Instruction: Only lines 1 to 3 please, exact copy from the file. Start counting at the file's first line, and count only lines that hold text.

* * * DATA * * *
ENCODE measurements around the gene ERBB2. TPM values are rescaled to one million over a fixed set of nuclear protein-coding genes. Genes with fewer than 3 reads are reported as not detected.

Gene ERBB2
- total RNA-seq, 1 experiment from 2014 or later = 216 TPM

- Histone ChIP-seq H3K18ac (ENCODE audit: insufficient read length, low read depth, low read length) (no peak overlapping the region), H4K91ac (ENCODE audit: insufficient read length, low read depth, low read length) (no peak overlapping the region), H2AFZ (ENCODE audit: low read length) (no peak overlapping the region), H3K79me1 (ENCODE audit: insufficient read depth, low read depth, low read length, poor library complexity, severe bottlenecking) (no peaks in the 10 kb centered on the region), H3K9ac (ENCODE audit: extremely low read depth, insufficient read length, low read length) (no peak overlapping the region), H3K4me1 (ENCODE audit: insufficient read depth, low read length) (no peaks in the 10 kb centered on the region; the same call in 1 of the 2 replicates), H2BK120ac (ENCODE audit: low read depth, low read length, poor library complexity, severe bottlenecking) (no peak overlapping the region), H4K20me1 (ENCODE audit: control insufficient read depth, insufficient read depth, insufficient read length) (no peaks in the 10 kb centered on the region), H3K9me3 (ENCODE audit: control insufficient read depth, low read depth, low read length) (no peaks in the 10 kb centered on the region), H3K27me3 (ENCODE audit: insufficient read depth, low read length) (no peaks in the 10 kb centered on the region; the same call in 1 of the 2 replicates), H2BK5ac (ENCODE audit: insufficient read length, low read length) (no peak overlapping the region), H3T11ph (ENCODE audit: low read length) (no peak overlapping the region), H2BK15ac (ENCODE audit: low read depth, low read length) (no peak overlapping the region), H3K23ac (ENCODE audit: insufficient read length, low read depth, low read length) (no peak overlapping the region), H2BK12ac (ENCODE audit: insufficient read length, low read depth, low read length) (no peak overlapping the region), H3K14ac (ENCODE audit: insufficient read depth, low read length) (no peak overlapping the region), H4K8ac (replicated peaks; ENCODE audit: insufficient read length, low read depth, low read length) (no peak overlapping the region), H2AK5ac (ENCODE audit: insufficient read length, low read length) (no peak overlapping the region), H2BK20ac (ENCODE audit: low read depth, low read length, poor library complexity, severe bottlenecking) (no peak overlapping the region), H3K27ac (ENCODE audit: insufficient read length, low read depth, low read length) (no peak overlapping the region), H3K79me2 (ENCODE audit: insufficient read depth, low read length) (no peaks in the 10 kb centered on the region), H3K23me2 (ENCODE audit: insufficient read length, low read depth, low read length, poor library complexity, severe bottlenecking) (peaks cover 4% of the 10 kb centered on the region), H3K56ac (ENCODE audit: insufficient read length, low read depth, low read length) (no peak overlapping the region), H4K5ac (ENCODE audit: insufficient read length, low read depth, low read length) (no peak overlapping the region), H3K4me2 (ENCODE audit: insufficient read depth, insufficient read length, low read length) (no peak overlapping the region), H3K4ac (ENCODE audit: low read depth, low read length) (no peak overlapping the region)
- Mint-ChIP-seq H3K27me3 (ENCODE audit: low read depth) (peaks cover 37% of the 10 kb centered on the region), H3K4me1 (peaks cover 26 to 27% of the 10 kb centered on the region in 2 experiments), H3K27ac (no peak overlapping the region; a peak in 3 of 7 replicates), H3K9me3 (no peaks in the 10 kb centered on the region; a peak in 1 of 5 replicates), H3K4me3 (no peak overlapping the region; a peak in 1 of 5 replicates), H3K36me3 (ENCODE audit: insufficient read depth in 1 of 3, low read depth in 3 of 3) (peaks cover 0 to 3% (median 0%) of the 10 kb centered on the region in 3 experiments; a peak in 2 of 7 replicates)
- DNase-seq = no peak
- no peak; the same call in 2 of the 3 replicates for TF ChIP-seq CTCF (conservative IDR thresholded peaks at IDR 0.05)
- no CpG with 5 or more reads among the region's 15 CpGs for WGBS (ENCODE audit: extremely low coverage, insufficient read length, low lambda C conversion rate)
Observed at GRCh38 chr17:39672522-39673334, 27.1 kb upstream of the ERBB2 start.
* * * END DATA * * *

ENCODE measurements around the gene ERBB2. TPM values are rescaled to one million over a fixed set of nuclear protein-coding genes. Genes with fewer than 3 reads are reported as not detected.

Gene ERBB2
- total RNA-seq, 1 experiment from 2014 or later = 216 TPM